Music » Interviews

Call and response

Scenes from the first-ever Indy Music Awards Festival



Probably the best way to sum up the spirit of the last week's Indy Music Awards Festival is to quote the musicians who played it. After more than 2,500 Independent readers cast ballots for their favorite local musicians, the artists returned the favor: 15 acts performed for free on three stages, representing genres from hip-hop to folk-pop, bluegrass to metal, punk rock to gypsy jazz.

"I never in a million years thought I'd be playing a show with Grass It Up, Black P and the Haunted Windchimes," declared an exuberant Chris Forsythe, frontman for hard rock/metal category winners Malakai, from the indoor stage at Stargazers Theatre and Event Center.

The first-ever Indy Music Awards were also enshrined in rhyme by hip-hop winner Black P, who name-checked the festival once during a freestyle rap with the Charlie Milo Trio, and again while performing his own set.

Even Chuck Snow — not always the most optimistic person when it comes to the challenges that beset local musicians — expressed his own special brand of enthusiasm in a subsequent Facebook post: "The CS Indy Music Awards showcase was a big step into escaping the sea of mucky musical retardation that we've had to swim through for the last ten years."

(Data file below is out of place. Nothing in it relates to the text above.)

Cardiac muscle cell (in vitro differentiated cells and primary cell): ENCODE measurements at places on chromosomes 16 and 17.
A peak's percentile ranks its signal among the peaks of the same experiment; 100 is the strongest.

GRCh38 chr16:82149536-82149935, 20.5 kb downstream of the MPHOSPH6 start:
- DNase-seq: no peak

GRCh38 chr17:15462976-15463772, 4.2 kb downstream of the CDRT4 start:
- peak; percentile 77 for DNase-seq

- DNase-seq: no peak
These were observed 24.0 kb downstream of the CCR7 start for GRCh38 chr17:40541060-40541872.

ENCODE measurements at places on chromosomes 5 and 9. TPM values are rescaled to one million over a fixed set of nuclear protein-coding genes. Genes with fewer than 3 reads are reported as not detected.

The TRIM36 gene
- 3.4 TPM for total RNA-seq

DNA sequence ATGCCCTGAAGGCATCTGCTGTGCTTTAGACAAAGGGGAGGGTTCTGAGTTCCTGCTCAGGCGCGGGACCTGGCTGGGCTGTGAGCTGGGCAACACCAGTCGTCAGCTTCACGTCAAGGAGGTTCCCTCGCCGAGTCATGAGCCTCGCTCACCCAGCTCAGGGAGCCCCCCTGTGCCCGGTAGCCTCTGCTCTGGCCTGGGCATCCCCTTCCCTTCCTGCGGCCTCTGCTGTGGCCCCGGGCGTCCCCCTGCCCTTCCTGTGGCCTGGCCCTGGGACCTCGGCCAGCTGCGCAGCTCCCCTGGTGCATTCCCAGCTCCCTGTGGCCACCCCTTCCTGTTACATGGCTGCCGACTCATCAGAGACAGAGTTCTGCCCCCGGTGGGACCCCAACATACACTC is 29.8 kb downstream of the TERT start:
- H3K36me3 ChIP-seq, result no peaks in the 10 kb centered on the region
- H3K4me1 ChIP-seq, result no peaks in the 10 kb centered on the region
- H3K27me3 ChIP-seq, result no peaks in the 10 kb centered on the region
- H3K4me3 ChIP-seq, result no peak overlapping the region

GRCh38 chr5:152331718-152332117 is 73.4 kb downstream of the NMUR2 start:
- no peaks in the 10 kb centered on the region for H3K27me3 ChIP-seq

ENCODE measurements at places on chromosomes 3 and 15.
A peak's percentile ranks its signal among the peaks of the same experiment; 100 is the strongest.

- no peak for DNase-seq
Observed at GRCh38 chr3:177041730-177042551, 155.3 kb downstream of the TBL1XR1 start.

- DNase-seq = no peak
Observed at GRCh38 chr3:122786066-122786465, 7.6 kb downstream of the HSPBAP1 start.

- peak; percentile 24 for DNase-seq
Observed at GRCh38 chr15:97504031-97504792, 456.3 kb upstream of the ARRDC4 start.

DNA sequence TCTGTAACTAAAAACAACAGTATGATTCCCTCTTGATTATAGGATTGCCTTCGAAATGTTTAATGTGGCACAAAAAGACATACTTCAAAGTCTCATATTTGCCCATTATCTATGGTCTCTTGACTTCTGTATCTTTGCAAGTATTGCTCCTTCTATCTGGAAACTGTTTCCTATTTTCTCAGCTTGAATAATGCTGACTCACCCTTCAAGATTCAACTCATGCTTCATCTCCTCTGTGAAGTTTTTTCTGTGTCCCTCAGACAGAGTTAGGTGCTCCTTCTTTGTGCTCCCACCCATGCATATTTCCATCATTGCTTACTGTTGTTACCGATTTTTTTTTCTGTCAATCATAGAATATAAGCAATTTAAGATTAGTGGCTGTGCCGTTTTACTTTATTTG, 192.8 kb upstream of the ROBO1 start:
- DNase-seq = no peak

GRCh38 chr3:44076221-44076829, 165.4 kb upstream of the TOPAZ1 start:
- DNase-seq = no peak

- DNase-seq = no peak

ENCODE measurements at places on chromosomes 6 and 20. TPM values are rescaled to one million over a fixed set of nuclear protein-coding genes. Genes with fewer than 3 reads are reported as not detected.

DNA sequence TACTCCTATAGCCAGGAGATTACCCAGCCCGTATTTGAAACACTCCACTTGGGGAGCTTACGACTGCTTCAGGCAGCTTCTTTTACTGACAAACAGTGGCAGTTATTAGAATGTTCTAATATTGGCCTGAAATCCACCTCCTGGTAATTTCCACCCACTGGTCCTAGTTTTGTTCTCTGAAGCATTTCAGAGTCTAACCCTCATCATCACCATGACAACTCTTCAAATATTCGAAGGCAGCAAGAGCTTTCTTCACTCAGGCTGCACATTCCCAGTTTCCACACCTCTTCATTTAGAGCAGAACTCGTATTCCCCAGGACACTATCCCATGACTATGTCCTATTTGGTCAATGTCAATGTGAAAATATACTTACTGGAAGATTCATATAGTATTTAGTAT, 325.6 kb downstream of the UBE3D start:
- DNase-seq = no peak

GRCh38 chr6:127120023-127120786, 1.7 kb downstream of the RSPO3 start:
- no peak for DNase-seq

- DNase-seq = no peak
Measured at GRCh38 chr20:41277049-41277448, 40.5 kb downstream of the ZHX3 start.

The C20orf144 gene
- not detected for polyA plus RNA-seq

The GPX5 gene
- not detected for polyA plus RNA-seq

A winner in the guitarist and Americana categories, Snow had pulled together an impromptu band for the occasion called the Social Retards. The SRs, which may actually become an ongoing group, also featured Dave Mansfield of Mansfields and L.A.M.F's fame, as well as Collin Estes and Stu Pray (whom Indy readers voted best keyboardist and drummer, respectively), all plowing through rousing renditions of Iggy & the Stooges' "I Wanna Be Your Dog," the Mansfields' "Night of the Living Creeps" and the Modern Lovers' "Roadrunner."

Other guest appearances included Changing Colors' Conor Bourgal with the Haunted Windchimes and Malakai's Forsythe joining 40oz Freedom Fighters on Metallica's "For Whom the Bell Tolls."

The closing sets also featured some special moments: Molly Boyles sitting in with the Jake Loggins Band indoors, while outdoors, the Haunted Windchimes got down off the stage to do an un-amplified sing-along version of Mike Clark's "Hey Daisy" just as the moon rose over the Stargazers dome.

In addition to all of the above, the festival — which drew more than 1,100 people over the course of the nearly six-hour evening — also included sets by Mango Fan Django, We Are Not a Glum Lot, Edith Makes a Paper Chain, El Toro de la Muerte, Grass It Up, From Slaves to Kings, DJ Brandon Lee, and musicians from the Positively Pikes Peak album.

Anyone up for doing it again next year?

Add a comment

Clicky Quantcast